how the air of a court, though it may polish a man's address, is actually to sweeten a bad breath. Dr. Wallis, besides his publication of the papers of Horrocks already noticed, edited several of the works of Archimedes, Ptolemy, and other ancient mathematicians; and he is also the author of a Grammar of the English tongue, written in Latin, which abounds in curious and valuable matter. Another ingenious though somewhat fanciful mathematician of this day was Dr. John Wilkins, who was made Bishop of Chester some years after the Restoration, although during the interregnum he had married a sister of Oliver Cromwell, as Archbishop Tillotson had a niece in the reign of Charles I. Dr. Wilkins is chiefly remembered for his ‘Discovery of a New World,’ published in 1638, in which he attempts to prove the practicability of a passage to the moon; and his ‘Essay towards a Real Character,’ being a scheme of a universal language, which he gave to the world thirty years later. He is also the author of various theological works. Of the high mathematical merits of Dr. Isaac Barrow we have already spoken. Barrow's Lectiones Opticae, published in 1669, and his Lectiones Geometricae, 1670, contain his principal contributions to mathematical science. The former advanced the science of optics to the point at which it was taken up by Newton: the latter promulgated a partial anticipation of Newton's differential calculus—what is known by the name of the method of tangents, –and was the simplest and most elegant form to which the principle of fluxions had been reduced previous to the system of Leibnitz. Barrow's Mathematicae Lectiones, not published till after his death, which took

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place in 1677, as already mentioned, at the early age of forty-six, are also celebrated for their learning and profoundness. Another person who likewise distinguished himself in this age by his cultivation of mathematical science, although he earned his chief renown in another department, was Sir Christopher Wren. Wren's most important paper in the Philosophical Transactions is one on the laws of the collision of bodies, read before the Royal Society in December, 1668.* It is remarkable that this subject, which had been recommended by the society to the attention of its members, was at the same time completely elucidated by three individuals working without communication with each other: — by Wren in this paper; by Wallis in another, read the preceding month; and by the celebrated Huygens (who had been elected a fellow of the society soon after its establishment), in a third, read in January, 1669.


A greater glory is shed over this than over any other age in the history of the higher sciences by the discoveries of Sir Isaac Newton, the most penetrating and comprehensive intellect, which has ever been exerted in that field of speculation. The era of Newton extends to the year 1727, when he died at the age of eighty-five. What he did for science almost justifies the poetical comparison of his appearance among men to the first dispersion of the primeval darkness at the creation of the material world: “God said, Let Newton be, and there was light.” While yet in earliest manhood, he had not only out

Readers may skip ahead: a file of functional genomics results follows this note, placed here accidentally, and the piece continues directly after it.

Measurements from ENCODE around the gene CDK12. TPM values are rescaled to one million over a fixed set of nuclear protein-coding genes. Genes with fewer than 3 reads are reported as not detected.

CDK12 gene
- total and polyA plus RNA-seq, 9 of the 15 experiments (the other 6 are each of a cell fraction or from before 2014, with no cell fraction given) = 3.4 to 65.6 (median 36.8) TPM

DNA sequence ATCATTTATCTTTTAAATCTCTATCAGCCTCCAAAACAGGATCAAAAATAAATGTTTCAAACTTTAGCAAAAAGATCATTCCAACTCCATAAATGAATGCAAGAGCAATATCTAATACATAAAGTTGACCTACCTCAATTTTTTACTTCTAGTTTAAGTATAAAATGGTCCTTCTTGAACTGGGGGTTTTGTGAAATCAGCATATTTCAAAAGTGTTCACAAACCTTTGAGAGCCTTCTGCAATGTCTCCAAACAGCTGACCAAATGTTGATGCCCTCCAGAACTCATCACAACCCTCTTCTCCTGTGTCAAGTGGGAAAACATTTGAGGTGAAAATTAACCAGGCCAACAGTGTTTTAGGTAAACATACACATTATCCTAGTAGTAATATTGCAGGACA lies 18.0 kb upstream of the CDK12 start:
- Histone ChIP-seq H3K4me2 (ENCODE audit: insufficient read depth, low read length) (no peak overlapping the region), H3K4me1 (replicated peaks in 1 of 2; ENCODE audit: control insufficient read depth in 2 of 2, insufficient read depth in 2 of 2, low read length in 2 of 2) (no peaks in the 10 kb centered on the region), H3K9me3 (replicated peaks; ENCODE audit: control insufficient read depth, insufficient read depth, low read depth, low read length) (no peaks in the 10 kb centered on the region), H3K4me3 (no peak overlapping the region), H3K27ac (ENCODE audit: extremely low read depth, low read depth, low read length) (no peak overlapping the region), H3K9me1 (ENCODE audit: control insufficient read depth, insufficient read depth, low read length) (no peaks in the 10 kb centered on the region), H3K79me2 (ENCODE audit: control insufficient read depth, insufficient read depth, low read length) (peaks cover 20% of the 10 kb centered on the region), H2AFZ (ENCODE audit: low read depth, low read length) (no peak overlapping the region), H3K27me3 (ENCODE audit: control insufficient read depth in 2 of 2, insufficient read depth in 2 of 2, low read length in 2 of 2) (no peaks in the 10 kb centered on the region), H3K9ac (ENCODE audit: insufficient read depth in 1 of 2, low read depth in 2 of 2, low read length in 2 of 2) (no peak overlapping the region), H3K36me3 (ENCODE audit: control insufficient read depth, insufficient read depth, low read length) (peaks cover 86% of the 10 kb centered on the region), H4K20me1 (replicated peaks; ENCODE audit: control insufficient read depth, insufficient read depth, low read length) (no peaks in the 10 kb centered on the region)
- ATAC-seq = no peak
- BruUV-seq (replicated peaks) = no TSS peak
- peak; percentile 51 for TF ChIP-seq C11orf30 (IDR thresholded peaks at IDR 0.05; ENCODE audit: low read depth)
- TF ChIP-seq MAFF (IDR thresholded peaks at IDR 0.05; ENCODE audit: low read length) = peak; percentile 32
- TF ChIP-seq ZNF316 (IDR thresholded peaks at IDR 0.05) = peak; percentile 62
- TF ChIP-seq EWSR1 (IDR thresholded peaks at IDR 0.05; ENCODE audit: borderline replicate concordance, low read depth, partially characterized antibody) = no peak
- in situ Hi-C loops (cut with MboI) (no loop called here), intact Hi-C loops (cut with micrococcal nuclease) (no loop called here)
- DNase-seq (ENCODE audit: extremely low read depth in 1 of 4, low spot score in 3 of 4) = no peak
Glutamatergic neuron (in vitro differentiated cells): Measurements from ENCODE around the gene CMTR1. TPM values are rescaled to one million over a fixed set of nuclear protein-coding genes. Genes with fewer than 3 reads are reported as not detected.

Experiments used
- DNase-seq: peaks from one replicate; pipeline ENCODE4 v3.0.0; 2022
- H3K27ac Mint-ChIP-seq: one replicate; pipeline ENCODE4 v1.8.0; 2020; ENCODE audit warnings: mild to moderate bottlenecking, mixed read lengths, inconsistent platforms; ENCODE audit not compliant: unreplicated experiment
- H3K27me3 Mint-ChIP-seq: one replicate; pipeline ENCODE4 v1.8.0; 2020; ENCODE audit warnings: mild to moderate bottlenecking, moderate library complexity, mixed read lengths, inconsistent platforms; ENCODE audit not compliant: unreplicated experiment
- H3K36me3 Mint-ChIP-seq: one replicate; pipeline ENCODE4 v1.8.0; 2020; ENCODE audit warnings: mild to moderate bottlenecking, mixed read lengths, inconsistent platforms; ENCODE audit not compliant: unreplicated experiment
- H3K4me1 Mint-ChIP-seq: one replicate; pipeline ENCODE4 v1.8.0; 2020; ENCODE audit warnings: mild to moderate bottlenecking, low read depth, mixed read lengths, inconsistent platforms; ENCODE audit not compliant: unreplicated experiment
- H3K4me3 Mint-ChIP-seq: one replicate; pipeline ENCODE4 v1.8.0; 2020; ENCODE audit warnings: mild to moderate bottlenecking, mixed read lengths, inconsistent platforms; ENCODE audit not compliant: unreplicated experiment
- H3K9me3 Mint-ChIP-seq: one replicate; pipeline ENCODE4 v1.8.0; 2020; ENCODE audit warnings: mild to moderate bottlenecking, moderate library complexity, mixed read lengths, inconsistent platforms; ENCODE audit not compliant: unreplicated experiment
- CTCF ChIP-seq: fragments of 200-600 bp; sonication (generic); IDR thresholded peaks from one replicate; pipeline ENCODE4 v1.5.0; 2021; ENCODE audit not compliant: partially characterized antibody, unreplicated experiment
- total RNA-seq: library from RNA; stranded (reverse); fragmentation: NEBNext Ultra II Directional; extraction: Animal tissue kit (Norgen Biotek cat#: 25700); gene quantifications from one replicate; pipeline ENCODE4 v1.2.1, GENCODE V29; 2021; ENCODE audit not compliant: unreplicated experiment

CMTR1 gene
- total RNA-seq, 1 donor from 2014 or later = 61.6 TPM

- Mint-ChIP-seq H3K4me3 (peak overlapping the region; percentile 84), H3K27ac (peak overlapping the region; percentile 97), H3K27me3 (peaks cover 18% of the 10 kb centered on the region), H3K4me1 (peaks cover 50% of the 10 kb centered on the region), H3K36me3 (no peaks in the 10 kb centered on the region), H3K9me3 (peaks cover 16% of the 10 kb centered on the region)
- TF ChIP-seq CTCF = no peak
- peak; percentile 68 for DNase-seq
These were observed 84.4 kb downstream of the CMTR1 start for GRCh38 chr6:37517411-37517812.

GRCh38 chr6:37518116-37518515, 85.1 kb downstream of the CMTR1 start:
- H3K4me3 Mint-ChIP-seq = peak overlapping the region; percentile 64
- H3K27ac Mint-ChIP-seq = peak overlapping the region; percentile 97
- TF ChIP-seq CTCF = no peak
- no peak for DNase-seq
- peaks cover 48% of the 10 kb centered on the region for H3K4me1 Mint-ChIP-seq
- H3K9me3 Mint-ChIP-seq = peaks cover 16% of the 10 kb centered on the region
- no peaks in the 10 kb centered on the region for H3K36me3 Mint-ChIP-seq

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stripped and left far behind him the ablest mathematicians and analytic investigators of the day, but had discovered, it may be said, the whole of his new system"of the world, except only that he had not verified some parts of it by the requisite calculations. The year 1664, when he was only twenty-two, is assigned as the date of his discovery of the Binomial Theorem; the year 1665 as that of his invention of fluxions; the year 1666 as that in which he demonstrated the law of gravitation in regard to the movement of the planets around the sun, and was only prevented from extending it to the movement of the moon around the earth, and to that of bodies falling towards the earth, by the apparent refutation of his hypothesis when attempted to be so applied which was occasioned by the erroneous estimate then received of the earth's diameter. He did not attempt to wrest the supposed facts so as to suit his theory; on the contrary, with a singular superiority to the seductions of mere plausibility, he said nothing of his theory to any one, and seems even to have thought no more of it for sixteen years, till, having heard by chance, at a meeting of the Royal Society in 1682, of Picard's measurement of an arc of the meridian executed three years before, he thence deduced the true length of the earth's diameter, resumed and finished his long abandoned calculation—not without such emotion as compelled him to call in the assistance of a friend as he discerned the approaching confirmation of what he had formerly anticipated — and the following year transmitted to the Royal Society what afterwards formed the leading propositions of the Principia. That work, containing the complete exposition of the new theory of the universe, was published at London, at the